In 1986 the UK only had four TV channels, and none of them ran through the night so theoretically there was plenty of space available for other broadcasters. In practice any unauthorised activity was always swiftly curtailed. Those of us outside London could only read about these illicit broadcasts but now it’s possible to jump back in time to the gloomy heart of Thatcherite Britain via the Network 21 YouTube channel. All the clips are fairly short and lean heavily towards the (for want of a better term) Industrial culture familiar from the early RE/Search publications, Simon Dwyer’s sorely-missed Rapid Eye, and Cabaret Voltaire’s “television magazine” TV Wipeout: William Burroughs (reading at the London Final Academy event in 1982), Brion Gysin, Psychic TV, Diamanda Galás, Derek Jarman et al. There’s also Roz Kaveney on passion, and Simon Watney with a news item related to the AIDS crisis in the US. The network website has complete listings for each broadcast.

Previously on { feuilleton }
ICA talks archived
The Final Academy

Weekend links 46

finalprogramme.jpg

The Final Programme (1973). Philip Castle’s poster art implied the androgynous finale of Moorcock’s novel which the film itself evaded.

They were musty-smelling 10p messages from the futuristic past, complete with cover designs (and content) that were unlike anything I’d seen before. I’m fairly certain that this was how I first came across Michael Moorcock, in an early-70s Mayflower paperback, with a psychedelic cover by Bob Haberfield.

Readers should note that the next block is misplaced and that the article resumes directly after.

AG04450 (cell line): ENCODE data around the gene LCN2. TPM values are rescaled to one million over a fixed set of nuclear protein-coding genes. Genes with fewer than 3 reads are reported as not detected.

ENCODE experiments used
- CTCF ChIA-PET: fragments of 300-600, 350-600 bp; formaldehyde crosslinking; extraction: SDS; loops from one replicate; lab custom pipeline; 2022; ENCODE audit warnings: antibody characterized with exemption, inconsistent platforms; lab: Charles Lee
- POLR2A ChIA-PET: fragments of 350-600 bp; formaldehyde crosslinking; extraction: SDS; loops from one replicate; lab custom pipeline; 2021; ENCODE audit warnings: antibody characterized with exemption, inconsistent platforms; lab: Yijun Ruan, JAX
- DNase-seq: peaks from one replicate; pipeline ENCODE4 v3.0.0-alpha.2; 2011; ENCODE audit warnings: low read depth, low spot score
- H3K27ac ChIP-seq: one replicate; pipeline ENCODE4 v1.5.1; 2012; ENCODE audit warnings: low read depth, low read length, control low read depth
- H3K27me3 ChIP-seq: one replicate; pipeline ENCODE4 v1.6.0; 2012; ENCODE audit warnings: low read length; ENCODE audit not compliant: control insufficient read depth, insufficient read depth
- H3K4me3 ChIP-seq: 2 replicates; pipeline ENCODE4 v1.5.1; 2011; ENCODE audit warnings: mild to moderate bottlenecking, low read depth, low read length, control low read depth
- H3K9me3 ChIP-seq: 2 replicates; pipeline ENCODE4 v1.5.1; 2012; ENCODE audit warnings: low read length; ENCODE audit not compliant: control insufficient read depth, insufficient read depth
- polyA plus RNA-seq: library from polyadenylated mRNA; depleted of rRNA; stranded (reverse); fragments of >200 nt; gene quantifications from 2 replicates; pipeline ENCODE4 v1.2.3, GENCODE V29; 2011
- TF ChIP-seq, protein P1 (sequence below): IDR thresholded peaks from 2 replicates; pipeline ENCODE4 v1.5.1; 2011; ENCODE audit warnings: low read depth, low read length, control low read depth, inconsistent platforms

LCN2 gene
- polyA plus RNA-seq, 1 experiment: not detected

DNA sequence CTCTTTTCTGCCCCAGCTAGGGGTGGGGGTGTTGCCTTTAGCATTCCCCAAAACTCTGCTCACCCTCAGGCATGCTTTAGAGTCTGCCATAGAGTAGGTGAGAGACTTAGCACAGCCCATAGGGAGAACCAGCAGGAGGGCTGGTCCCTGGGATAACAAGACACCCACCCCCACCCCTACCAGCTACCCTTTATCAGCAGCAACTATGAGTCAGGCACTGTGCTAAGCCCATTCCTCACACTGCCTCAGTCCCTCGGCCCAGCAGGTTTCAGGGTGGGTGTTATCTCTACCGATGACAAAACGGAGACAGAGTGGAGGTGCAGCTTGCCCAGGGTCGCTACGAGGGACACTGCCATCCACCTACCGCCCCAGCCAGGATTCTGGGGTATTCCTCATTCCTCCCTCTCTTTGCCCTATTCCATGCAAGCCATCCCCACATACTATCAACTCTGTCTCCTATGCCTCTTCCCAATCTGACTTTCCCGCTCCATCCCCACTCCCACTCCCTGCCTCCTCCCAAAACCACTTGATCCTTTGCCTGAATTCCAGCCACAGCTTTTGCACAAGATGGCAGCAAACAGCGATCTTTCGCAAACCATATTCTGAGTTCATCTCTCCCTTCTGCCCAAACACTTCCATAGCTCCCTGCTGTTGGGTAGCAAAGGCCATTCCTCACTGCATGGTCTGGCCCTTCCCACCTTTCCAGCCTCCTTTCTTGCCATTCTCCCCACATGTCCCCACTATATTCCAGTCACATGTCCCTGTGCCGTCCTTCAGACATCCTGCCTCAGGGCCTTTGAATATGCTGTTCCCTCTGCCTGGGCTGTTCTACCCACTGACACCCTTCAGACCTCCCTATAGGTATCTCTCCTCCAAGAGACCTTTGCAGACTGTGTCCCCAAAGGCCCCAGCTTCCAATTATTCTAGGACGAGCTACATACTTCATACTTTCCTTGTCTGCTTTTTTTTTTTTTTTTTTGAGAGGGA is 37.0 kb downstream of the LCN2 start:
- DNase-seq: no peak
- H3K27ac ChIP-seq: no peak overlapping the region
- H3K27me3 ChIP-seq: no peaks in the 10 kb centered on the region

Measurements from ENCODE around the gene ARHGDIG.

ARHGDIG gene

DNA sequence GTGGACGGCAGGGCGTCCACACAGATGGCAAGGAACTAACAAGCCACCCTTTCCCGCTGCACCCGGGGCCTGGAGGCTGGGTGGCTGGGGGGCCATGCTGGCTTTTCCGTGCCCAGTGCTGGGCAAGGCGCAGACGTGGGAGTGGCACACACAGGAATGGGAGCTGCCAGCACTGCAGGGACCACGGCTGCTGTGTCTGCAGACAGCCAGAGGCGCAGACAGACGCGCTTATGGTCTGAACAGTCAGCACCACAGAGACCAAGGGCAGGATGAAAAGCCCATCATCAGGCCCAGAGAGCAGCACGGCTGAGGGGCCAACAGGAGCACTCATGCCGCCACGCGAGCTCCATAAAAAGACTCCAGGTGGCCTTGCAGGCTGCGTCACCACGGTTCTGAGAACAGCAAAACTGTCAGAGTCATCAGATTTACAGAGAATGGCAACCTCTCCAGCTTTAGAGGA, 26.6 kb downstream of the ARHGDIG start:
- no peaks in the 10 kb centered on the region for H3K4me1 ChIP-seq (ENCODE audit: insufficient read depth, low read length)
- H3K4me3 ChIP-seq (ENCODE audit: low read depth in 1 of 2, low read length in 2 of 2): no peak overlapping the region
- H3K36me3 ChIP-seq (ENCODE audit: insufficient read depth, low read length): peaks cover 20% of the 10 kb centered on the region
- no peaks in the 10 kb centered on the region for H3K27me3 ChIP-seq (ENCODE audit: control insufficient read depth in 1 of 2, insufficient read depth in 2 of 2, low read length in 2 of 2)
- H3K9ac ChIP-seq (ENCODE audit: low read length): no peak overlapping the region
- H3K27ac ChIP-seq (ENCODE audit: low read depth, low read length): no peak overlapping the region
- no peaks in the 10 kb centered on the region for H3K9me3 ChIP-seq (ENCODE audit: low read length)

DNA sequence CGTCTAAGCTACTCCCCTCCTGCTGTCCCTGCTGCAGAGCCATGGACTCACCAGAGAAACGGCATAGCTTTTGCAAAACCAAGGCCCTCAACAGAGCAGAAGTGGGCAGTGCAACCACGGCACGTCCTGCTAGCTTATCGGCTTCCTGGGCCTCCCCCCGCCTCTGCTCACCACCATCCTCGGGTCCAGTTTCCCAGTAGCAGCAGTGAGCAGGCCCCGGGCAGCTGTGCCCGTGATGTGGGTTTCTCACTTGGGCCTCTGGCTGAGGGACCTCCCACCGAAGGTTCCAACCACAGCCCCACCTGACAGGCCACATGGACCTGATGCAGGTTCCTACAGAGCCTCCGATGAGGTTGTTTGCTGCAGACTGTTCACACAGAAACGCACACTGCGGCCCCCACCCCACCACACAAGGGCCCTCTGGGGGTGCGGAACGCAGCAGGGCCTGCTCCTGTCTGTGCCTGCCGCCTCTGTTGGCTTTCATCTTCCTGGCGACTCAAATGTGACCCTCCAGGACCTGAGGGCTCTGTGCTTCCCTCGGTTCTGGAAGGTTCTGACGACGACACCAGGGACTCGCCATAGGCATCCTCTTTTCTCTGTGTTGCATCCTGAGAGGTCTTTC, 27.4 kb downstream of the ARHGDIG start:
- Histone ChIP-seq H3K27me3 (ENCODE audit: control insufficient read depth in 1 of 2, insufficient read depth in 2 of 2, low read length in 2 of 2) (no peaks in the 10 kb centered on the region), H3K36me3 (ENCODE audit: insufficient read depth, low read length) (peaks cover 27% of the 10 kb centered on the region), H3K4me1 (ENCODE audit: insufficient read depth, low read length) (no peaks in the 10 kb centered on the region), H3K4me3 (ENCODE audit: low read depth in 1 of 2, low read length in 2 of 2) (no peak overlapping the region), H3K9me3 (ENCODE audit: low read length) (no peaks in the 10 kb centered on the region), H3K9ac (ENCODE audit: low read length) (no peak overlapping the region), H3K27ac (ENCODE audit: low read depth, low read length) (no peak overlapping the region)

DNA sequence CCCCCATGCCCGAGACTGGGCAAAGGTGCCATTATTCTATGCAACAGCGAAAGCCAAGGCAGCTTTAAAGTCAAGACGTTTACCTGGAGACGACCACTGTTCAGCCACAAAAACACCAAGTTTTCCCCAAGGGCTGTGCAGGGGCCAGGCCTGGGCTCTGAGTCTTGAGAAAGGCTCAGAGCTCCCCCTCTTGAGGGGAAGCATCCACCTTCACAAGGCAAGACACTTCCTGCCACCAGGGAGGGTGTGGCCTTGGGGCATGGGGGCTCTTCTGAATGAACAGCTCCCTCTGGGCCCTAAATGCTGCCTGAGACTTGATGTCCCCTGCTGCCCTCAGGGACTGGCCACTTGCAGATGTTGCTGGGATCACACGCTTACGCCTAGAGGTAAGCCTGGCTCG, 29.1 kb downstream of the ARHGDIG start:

(…)

Moorcock steered New Worlds towards a set of concerns that chimed with the times; this was the period ruled by Marshal McLuhan and RD Laing, and the exploration of “inner space” seemed just as interesting as the “outer space” of satellites and moonshots. This turn was controversial, not just with die-hard pulp fans, but, surprisingly, with people such as the pop artist Richard Hamilton, another denizen of the London scene. “He thought we were turning science fiction into something namby-pamby, losing its roots,” Moorcock says. “He wanted explosions and spaceships and robots.”

When Hari Kunzru met Michael Moorcock, a major feature on a great writer and cultural catalyst. Kunzru posted the full transcript of their conversation here. Jovike’s Moorcock Flickr set has many of the lurid Mayflower covers.

• Moorcock is among the contributors to the forthcoming Thackery T. Lambshead Cabinet of Curiositities. io9 posted a list of contents (and one of my pics) while co-editor Jeff VanderMeer added some detail.

• So long to The White Stripes whose dissolution was announced earlier in the week. We know they’ll be back one day. Jay Babcock gave them their first major interview for the LA Weekly in 2000 which he’s reposted here.

Mister Blues (1962) by Lasry-Baschet aka Structures Sonores, a rare 7″ single showcasing the unique glass-and-metal sounds of the Cristal Baschet. Young Teddy Lasry on clarinet was playing in prog-jazz outfit Magma a few years later. Related: John Payne on Magma and The Mars Volta.